the concepts of the sixteenth century. That if you were not

a Christian, if you were an infidel, you were not entitled to

the dignity and the recognition of the then law. And it's my

view, and I've expressed it many many times into the record

and elsewhere, that the genises of the parent of bigotry of

many of the Americans in this country today, stems right back

to the ancient times where they said, "Well if he's not a

Christian Prince, then the Indians do not have the right to

the international law that existed at that time. And that is

going forward today, and it doesn't matter what kind of a

United States of America that you go to, whether you go to my

home state of Montana, or if you go to the state where I lived




6
















NUMBER: LUM 126A

SUBJECT: ADOLPH DIAL

INTERVIEWER: DANFORD DIAL





S: ...for some years in Colorado, if you go to California,

Arizona, New Mexico, you'll find a disregard, a fundamental

disregard of the ancient immemorial, and in my view, vastly

dignified characteristic of the internal power of government

of the American Indian people. That is not being un-American,

to say that we have nations within this nation, we are saying,

I repeat to you today, that if we ignore these ancient gov-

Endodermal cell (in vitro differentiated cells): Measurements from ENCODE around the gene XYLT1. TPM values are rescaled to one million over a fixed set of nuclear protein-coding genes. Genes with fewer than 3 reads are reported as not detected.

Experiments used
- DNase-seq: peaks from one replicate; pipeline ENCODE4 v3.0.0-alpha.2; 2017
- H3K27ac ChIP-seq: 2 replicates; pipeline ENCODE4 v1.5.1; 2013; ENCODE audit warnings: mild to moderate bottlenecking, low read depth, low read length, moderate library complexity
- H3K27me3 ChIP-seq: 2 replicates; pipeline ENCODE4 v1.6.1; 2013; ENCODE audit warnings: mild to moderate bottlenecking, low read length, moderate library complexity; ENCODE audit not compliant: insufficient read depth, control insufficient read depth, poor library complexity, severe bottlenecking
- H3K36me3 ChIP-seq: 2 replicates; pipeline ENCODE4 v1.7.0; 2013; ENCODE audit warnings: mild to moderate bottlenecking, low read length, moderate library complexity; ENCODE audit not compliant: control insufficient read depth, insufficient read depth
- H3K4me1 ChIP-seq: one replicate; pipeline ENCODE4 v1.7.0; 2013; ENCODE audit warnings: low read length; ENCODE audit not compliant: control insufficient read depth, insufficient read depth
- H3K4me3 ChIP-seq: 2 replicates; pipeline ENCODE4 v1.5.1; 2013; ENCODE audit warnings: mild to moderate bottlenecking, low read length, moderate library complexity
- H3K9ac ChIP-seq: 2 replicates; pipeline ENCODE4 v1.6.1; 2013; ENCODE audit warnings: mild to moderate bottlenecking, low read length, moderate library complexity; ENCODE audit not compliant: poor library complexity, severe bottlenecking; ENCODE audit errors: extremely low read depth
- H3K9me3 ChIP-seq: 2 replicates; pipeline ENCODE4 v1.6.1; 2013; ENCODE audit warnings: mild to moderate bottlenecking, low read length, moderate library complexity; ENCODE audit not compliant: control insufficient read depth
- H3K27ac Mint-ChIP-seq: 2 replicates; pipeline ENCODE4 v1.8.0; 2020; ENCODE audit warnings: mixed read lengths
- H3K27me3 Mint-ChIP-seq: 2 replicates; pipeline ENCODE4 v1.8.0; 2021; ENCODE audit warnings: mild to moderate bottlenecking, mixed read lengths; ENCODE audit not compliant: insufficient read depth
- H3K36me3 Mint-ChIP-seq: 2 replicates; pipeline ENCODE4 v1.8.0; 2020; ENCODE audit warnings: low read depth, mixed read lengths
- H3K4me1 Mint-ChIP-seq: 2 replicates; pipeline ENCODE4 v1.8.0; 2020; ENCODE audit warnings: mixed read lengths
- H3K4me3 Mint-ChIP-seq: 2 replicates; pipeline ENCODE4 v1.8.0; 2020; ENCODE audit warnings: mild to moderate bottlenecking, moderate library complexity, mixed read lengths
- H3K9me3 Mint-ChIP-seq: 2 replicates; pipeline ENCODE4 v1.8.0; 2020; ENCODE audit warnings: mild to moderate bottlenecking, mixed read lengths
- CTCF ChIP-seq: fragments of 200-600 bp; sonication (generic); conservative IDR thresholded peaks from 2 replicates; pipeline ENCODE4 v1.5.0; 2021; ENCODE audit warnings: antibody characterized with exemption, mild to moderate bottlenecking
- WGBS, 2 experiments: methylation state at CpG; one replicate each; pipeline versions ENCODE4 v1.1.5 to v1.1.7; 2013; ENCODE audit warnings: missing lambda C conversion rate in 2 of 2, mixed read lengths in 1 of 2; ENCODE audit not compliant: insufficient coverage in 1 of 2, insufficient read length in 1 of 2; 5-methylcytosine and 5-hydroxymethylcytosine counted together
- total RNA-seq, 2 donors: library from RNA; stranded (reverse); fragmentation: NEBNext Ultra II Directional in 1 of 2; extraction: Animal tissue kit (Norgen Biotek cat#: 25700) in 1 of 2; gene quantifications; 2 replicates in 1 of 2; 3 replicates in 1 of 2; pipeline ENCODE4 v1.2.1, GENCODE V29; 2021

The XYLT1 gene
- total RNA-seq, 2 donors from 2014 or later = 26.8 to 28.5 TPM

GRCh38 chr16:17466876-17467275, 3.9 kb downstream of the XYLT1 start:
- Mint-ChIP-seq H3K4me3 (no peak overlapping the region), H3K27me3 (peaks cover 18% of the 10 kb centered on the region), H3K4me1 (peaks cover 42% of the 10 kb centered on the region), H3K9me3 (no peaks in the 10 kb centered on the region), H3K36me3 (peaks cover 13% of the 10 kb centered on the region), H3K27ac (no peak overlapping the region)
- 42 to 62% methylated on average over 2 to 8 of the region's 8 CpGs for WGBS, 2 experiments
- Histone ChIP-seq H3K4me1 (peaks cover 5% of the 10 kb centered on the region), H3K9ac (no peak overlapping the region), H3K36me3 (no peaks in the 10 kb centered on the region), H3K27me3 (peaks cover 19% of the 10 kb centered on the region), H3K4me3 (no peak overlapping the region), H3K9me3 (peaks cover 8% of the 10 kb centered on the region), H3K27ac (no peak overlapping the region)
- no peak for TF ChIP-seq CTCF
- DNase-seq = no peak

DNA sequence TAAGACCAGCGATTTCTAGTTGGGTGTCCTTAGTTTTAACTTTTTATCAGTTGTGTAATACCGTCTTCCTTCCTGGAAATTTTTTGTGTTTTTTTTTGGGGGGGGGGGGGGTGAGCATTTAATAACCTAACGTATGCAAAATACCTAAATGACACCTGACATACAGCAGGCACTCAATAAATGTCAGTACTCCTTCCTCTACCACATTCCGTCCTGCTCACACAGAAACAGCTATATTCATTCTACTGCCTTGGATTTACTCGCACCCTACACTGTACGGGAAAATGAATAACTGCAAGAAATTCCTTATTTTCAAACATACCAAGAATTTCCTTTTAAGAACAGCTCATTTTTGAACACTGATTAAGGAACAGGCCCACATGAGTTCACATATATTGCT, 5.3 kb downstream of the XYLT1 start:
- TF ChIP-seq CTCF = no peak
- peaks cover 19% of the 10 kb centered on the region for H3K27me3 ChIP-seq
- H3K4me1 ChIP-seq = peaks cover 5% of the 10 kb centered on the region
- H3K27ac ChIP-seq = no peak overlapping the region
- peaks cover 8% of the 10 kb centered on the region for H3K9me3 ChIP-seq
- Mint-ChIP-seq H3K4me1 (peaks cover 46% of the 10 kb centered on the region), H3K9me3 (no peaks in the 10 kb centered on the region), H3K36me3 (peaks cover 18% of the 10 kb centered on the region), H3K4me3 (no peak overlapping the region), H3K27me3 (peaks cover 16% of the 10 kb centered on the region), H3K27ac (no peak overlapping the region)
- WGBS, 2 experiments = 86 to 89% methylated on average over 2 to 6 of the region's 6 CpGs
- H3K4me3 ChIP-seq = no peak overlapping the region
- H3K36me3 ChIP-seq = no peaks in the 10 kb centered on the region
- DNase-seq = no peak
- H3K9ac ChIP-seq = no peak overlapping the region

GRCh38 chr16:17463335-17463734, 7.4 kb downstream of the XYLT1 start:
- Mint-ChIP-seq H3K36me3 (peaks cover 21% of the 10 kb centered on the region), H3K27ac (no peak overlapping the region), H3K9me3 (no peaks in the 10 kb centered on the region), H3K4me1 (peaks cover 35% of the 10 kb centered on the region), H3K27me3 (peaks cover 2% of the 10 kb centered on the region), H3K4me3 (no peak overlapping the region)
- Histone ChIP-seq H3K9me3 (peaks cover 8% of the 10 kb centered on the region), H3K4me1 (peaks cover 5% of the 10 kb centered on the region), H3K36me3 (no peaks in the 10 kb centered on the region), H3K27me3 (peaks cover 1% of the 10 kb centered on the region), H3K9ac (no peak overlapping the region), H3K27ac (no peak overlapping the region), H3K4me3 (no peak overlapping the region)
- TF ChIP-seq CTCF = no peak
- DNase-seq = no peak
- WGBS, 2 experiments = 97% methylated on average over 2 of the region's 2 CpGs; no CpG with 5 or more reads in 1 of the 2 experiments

ernmental functions of the Pueblos I revert to them

again because they are so unique. If we ignore the fact that

here is a form of government that has survived the test of

the centuries, and yet we pass a 1968 quote "Civil Rights Act"

that is striking at the very heart of the Pueblo government,

and we are superimposing a white man's concept, which are be-

ing seized upon to undercut the governmental aspects of the

Pueblo people. And we're seeing this ancient ancient his,

this ancient government being erroded away one, by the poli-

tical forces that surround them, but even more demeaning the

outright seizure of their properties which are guaranteed to

them under the Constitution of the United States. And you ask

me, by whom are those rights being seized, and I'll tell you


7
















NUMBER: LUM 126A

SUBJECT: ADOLPH DIAL

INTERVIEWER: DANFORD DIAL





S: ...that they are being seized by the Secretary of the Interior

as of today. And that seizure has transpired by reason of what

is referred to as a quote, "conflict of interest" within the

federal government. And once again, this is not your leaders

speaking, this is Richard Nixon speaking. In his message to

Congress on July 8, 1960, 1970, and I take a little pride

that, for some of the language that we used in what was referred

to as the Proxmire Papers, if you want the reference for

those, I'll give them to you. And here is what the President

of the United States of America declared, and I hope that you